Body-Mind-Spirit - Inspiration for Writers, Dreamers, and Seekers of Health & Happiness
“Hard times require furious dancing.” --Alice Walker
One thing I love about travel is the sensation that I’m seeing the world with new eyes. This is especially true of international travel. When I’m seeing things I’ve never seen before, the freshness of these images awakens me. When I return home, I see my own life, too, with new eyes.
The pandemic suspended travel. But an unexpected perk has been seeing my own home with new eyes. Necessity, they say, is the mother of invention. A great example of this is my Saturday-morning freeform dance community, which, like so much else, moved online. The first few weeks, I danced in my living room. I cleared furniture, rolled a yoga mat on the hard wood floor, lit the fireplace, and enjoyed a view of mountains through my floor-to-ceiling windows. It felt almost as lovely as dancing in-person with my fellow dancers, who appeared on my large-screen TV.
One Saturday, my husband wanted to watch sports. We only have one TV, but we each have our own computer. Since our TV is in the living room, I offered to dance in the bedroom. I figured it wouldn’t be as nice because of the carpet, smaller space, and lesser view. I also wondered about bringing high-octane dance energy into the room I reserve for rest.
However, a plus side of dancing in my bedroom soon became clear. The carpeted floor was gentle on my bones. The popular yoga pose “legs up the wall” became “legs up my armoire.” Lying with my shoulders and arms dangling off the edge of my bed, or draping my arched back down five carpeted stairs, became great heart-openers. I also enjoyed using massage balls against the walls. But what was really cool was how I started moving in ways I’d never moved before. Dancing in a soft (padded) area provided a newfound safety that allowed me to travel inward and experience my body, as well as my bedroom, in new ways.
I came to appreciate our wall of windows that bring light and a view of pines and (in the springtime) blossoming cherry trees into my bedroom. It might not have been as striking as our living room view, but the sky expanded my heart. Fellow dancers admired these windows and asked, “Where do you live?” They were surprised to hear I lived in the city. They thought I was out in the country.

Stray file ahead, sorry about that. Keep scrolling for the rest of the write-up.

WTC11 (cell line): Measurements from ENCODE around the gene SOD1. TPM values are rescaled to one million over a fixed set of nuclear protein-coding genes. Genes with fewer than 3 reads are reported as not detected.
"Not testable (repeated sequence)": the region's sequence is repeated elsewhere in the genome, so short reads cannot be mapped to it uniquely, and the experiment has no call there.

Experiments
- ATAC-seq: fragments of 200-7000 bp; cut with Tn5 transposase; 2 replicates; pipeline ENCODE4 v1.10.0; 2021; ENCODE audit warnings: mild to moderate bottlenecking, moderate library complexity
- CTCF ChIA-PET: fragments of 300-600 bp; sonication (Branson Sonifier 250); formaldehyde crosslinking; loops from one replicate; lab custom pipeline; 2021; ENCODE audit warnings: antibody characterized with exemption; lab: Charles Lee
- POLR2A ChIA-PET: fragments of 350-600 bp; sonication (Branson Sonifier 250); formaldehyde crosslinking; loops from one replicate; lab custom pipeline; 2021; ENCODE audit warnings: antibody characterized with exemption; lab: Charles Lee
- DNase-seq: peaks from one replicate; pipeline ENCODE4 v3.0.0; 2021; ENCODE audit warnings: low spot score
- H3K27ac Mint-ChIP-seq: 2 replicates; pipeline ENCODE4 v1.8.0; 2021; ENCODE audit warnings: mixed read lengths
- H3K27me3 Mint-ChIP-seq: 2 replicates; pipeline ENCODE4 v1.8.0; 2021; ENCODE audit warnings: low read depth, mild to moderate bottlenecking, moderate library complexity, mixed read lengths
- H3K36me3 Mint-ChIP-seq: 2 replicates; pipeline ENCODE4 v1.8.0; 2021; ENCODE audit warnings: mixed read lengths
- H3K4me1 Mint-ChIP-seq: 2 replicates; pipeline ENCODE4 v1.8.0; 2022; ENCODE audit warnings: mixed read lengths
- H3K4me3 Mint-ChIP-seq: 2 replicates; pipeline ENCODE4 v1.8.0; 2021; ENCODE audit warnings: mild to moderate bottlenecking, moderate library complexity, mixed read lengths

Although my bedroom wasn’t as large as the living room, it was varied. I had two smaller, yet distinctive dance areas, one in the main part of the room in front of the windows and one narrow dressing area up five stairs. I never fully appreciated this compact space, with its perpendicular, mirrored closet doors, but at times while dancing I’d wander up there, out of view of my Zoom camera, still hearing music through my air pods. I danced with three reflected images of myself, which felt like I was part of an intimate movement circle. This surprised me, especially since I’d never imagined dancing in that tiny space.
At times during this difficult year, my body has needed to tremble, shake, whirl, stretch, rant, weep, and celebrate. I listen viscerally, and do what feels right in the moment. In this way, new “sight” happens through my body.
Seeing things with fresh eyes is possible in every moment, unless our sight is dulled by routine, judgment, or expectations. Decades ago, at my grandmother’s funeral, while looking at her body in the casket, I thought I saw her chest rise and fall. That’s when I realized that we see what we expect to see, whether or not it’s really there.
And there’s so much we don’t see that is there.
We have the opportunity to drop our expectations and enter into a place of joyful receptivity—no matter where we might find ourselves. We become receivers, taking in as much as possible.
The pandemic showed me that my bedroom is a wonderful place to dance, and as Alice Walker reminds us, “Hard times require furious dancing.” How wonderful it is to pause the racing horses of my mind, drop down into the moment, and “see” with my whole, dancing body!
We don’t have to go looking for new sights; we can open to what’s in front of us. It’s not what we see, but how we see it. Are you looking through tired, disillusioned eyes? Do you feel numbed by what’s familiar? Do you realize how much power you have to awaken in any given moment?
Freedom beckons. The happiest travelers are flexible, enthusiastic, paying attention, and open to infinite possibilities.
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